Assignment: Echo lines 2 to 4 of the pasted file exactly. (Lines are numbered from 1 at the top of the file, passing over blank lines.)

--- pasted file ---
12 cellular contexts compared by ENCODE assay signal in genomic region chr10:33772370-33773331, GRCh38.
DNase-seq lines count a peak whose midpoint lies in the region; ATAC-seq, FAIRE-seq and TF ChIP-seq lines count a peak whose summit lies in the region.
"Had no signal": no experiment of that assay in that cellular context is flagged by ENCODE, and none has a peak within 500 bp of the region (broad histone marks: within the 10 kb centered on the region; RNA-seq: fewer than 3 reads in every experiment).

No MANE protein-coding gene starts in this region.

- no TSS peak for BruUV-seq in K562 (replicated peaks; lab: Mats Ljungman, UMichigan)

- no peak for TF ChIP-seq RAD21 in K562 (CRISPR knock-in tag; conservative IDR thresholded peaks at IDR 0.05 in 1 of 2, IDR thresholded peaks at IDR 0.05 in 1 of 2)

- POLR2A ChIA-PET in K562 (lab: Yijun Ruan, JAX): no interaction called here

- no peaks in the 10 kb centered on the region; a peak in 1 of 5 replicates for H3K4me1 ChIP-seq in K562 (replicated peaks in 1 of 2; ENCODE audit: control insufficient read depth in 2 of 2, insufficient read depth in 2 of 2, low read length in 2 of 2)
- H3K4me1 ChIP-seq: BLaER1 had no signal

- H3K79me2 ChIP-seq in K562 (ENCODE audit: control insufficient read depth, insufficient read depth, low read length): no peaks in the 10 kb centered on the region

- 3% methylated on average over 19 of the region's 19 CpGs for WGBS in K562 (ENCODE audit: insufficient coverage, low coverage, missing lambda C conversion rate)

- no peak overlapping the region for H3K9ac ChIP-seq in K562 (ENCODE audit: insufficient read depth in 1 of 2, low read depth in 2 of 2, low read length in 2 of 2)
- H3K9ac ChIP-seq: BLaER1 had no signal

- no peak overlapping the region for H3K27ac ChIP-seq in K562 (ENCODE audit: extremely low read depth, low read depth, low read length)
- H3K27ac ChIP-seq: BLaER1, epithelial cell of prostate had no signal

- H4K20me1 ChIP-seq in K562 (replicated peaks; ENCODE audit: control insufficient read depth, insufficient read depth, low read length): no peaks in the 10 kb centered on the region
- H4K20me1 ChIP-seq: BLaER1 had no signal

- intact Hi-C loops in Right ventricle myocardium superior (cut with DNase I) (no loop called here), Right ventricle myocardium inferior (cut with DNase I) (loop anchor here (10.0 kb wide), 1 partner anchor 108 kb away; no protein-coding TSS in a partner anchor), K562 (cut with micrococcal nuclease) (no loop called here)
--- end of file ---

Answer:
DNase-seq lines count a peak whose midpoint lies in the region; ATAC-seq, FAIRE-seq and TF ChIP-seq lines count a peak whose summit lies in the region.
"Had no signal": no experiment of that assay in that cellular context is flagged by ENCODE, and none has a peak within 500 bp of the region (broad histone marks: within the 10 kb centered on the region; RNA-seq: fewer than 3 reads in every experiment).

No MANE protein-coding gene starts in this region.